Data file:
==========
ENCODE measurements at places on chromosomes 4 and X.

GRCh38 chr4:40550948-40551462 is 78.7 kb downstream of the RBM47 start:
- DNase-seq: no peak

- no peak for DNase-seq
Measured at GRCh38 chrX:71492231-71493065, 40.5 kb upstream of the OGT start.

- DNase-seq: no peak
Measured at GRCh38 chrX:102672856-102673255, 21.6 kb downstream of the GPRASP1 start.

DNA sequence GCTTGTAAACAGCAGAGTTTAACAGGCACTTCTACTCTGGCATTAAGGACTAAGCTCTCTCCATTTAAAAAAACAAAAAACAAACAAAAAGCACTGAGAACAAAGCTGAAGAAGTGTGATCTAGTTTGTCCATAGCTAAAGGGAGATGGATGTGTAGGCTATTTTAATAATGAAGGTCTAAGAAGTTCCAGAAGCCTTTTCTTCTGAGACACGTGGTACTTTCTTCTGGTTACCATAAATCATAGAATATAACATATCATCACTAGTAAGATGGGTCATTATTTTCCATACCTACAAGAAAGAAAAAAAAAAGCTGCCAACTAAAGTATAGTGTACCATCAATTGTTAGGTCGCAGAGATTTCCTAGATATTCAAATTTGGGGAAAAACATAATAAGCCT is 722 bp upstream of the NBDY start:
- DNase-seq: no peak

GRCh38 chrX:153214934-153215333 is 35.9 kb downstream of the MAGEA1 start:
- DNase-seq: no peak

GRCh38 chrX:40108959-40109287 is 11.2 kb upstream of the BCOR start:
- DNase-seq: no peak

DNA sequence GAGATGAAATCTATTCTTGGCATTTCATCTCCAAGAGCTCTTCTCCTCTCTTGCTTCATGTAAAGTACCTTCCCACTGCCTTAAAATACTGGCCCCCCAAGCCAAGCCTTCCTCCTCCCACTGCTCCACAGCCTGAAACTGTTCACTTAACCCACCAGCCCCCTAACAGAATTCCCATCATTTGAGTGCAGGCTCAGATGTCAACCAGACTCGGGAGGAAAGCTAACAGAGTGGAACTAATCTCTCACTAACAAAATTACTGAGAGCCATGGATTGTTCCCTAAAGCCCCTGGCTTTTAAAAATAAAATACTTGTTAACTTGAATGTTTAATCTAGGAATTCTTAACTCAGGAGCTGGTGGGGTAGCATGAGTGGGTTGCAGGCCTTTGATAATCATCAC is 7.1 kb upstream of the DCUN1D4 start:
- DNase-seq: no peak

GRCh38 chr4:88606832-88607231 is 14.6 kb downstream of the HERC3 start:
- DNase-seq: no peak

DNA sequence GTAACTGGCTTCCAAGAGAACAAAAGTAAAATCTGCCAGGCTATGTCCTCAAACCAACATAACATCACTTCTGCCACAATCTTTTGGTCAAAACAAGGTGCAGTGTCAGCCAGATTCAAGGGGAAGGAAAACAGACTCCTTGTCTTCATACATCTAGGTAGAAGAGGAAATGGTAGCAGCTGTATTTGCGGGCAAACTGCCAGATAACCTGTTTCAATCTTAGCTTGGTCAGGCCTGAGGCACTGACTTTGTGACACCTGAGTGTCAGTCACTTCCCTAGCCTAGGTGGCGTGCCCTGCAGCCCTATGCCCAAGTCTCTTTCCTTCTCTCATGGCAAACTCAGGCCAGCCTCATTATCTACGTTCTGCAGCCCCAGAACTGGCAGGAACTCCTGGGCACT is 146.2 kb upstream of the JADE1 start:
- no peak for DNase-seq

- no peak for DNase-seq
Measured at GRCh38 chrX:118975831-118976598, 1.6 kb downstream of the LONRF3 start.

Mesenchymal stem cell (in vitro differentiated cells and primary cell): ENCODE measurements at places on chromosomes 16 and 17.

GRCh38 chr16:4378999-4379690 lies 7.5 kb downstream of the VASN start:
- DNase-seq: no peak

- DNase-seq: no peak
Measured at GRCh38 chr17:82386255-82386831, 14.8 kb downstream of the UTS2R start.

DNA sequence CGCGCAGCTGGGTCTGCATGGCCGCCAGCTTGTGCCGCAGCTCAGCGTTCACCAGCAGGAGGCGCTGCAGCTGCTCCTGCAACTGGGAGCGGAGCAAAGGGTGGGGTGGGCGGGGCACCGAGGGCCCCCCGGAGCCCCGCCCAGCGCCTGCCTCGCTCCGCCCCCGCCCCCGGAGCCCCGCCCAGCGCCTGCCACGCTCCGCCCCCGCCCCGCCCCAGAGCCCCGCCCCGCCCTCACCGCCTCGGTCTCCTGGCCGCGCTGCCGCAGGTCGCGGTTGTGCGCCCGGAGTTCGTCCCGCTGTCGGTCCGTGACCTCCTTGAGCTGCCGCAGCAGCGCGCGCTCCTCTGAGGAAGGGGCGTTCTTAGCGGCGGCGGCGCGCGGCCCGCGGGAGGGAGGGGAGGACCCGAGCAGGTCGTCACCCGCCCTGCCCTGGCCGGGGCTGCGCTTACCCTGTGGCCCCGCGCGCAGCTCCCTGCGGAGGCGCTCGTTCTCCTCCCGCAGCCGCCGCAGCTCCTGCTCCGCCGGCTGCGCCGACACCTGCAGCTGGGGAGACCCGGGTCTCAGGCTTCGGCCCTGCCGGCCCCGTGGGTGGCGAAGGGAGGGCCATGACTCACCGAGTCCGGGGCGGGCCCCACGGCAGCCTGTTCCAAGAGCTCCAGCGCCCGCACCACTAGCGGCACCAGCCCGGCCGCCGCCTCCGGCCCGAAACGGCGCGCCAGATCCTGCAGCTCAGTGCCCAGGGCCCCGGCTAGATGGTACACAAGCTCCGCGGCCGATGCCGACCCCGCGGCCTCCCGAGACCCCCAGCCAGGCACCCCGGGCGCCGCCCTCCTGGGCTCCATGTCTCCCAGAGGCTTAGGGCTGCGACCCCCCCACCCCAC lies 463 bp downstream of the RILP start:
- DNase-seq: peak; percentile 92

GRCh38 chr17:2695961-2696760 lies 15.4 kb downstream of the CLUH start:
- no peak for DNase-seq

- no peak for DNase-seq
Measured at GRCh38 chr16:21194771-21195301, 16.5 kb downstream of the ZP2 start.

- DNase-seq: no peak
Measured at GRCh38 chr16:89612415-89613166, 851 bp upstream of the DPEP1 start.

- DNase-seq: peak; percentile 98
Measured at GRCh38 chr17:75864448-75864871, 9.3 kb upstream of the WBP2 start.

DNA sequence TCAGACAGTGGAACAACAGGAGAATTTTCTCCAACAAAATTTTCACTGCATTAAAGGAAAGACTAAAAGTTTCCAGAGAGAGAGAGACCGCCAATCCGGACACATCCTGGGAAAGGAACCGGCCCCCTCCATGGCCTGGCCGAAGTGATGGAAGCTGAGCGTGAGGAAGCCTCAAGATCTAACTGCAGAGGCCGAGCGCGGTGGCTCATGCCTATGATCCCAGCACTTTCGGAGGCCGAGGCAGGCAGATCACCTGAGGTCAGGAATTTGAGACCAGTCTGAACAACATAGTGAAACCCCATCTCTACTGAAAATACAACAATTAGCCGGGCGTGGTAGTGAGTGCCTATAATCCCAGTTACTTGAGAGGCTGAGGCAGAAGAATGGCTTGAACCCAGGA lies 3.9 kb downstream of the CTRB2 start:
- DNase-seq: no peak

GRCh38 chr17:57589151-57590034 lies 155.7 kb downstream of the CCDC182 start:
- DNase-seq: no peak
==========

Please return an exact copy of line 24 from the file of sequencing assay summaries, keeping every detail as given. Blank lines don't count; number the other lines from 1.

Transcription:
- DNase-seq: no peak